"Unsteady foundations - imposing something new on something old" ; this goes some way to describing the challenges and opportunities presented by the destruction in Dublin's city centre following the 1916 Rising. On this edition of the Off Topic podcast Hugh Linehan is joined by architectural and cultural historian Ellen Rowley and archaeologist Frank Myles to discuss the positives and negatives of rebuilding Dublin following the Rising.
42 minutes | May 20, 2016
Roger Casement: The Movie / Assassin's Creed / Bits, Bytes and Books
One of the best known campaigners for civil rights of his day, a knighted poet, a gay man, a nationalist, a rebel: the life of Roger Casement's provides more than enough fodder for a big screen treatment. Exploring what such a movie would be like is the idea behind a new exhibition at IMMA, The Humaniser, by artist Simon Fujiwara. Screenwriter Michael Lesslie, who worked on the project, talks with Laurence Mackin about Roger Casement and the primacy of themes over facts in dramatisations of real lives. Lesslie also talks about his work on the new Assassin's Creed movie and an intriguing new writing project, blending fact and history in New Orleans. In part two: how can libraries survive and thrive in an age where texts of all kinds are multiplying at a dizzying rate and can be spread and shared in the digital space? The changing concept of the modern library was the focus of ‘Library Futures’ Symposium at Trinity College Dublin this week. Hugh Linehan talks with speakers Richard Ovenden of Oxford University's prestigious Bodley Library and and Helen Shelton of Trinity College.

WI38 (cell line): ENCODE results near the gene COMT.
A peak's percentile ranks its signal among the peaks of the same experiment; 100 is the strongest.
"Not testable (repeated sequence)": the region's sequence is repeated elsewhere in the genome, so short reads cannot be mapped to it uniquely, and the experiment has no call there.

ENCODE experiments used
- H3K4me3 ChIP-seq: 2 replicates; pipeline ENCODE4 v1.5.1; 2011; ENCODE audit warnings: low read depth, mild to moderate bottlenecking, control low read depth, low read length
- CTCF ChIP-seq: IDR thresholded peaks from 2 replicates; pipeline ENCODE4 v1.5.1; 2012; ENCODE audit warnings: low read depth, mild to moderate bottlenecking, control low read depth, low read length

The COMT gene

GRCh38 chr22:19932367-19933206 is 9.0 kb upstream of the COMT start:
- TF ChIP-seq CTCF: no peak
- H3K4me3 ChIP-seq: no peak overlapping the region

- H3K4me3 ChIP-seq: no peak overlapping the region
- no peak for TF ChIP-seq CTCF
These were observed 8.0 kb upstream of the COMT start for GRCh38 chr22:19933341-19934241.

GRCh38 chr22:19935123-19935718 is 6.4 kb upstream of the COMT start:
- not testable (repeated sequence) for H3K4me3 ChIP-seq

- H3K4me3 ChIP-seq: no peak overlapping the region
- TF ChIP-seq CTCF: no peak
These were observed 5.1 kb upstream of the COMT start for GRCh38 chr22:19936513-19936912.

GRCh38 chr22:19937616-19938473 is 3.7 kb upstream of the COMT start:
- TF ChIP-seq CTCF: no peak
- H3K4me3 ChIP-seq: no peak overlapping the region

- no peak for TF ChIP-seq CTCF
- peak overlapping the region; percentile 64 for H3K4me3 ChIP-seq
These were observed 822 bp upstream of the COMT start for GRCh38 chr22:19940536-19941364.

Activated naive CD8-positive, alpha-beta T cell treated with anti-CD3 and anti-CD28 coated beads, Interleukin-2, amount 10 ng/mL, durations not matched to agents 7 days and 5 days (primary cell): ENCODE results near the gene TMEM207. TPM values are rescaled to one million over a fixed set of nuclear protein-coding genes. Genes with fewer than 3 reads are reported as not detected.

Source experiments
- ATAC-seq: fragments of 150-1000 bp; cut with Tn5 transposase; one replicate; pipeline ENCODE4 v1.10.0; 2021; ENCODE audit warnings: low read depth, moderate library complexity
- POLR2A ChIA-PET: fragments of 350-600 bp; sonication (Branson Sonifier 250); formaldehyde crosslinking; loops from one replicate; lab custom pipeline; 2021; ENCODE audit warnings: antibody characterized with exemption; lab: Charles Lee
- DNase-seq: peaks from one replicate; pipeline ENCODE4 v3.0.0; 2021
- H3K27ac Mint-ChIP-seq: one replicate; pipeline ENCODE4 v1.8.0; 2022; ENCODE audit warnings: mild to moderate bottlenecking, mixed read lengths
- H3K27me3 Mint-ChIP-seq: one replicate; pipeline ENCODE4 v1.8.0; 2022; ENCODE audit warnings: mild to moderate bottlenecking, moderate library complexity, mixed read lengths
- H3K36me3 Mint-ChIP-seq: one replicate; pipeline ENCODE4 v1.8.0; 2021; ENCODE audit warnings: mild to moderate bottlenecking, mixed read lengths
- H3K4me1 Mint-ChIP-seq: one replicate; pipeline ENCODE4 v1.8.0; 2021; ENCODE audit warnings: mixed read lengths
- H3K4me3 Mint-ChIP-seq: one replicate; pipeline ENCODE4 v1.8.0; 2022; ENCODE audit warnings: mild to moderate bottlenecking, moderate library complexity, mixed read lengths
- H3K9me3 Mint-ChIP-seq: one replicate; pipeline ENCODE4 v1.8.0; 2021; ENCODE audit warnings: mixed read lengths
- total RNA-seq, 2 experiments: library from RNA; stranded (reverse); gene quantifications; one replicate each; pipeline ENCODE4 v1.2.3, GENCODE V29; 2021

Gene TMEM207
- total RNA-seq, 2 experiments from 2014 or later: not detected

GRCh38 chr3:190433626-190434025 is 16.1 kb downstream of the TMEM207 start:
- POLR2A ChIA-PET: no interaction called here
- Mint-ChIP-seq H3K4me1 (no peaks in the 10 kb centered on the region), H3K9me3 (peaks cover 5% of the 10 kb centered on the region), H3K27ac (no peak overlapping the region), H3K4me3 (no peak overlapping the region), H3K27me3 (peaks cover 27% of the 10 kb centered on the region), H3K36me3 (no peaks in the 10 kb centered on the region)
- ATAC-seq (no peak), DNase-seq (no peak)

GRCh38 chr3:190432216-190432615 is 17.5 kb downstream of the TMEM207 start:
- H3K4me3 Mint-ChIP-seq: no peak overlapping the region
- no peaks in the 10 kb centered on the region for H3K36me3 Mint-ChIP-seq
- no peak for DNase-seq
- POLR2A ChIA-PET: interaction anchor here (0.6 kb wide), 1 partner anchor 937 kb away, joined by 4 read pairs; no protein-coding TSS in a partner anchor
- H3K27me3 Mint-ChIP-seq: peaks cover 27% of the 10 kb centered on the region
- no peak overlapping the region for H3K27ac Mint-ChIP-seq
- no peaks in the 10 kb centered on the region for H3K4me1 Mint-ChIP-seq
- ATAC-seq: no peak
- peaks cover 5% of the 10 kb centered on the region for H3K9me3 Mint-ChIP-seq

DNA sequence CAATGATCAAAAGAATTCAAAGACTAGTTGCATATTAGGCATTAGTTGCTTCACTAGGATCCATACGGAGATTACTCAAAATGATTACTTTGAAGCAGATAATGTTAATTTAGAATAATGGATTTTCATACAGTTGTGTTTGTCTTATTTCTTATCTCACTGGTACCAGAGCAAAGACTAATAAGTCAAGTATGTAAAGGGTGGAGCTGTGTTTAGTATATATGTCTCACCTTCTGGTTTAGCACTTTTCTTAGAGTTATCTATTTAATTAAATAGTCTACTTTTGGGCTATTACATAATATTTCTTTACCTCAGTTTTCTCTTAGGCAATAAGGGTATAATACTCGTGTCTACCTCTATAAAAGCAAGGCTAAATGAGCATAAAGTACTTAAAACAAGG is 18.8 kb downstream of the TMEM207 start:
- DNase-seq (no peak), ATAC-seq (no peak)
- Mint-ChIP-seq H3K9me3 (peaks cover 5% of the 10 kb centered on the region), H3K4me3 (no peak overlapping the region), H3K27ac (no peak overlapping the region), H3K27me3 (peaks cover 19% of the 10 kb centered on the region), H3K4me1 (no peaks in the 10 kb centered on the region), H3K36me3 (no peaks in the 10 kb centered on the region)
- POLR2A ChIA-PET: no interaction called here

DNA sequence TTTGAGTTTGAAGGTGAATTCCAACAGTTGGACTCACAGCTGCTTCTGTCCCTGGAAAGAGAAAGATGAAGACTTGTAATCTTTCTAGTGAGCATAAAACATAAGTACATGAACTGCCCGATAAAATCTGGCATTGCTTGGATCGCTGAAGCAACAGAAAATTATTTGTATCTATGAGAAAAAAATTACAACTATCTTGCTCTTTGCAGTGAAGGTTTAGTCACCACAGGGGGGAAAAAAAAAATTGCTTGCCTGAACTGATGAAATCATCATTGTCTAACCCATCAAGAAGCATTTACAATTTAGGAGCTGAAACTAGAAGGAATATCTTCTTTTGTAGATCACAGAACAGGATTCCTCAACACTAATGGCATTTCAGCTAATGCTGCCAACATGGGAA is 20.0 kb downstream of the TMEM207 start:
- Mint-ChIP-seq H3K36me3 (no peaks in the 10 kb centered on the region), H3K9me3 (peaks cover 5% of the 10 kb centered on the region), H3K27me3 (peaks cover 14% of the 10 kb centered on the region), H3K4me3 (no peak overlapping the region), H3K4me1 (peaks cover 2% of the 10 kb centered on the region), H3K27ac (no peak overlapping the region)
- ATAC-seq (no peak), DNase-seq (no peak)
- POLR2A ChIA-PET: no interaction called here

41 minutes | May 13, 2016
Patrick Freyne at the Eurovision / Donald Clarke at Cannes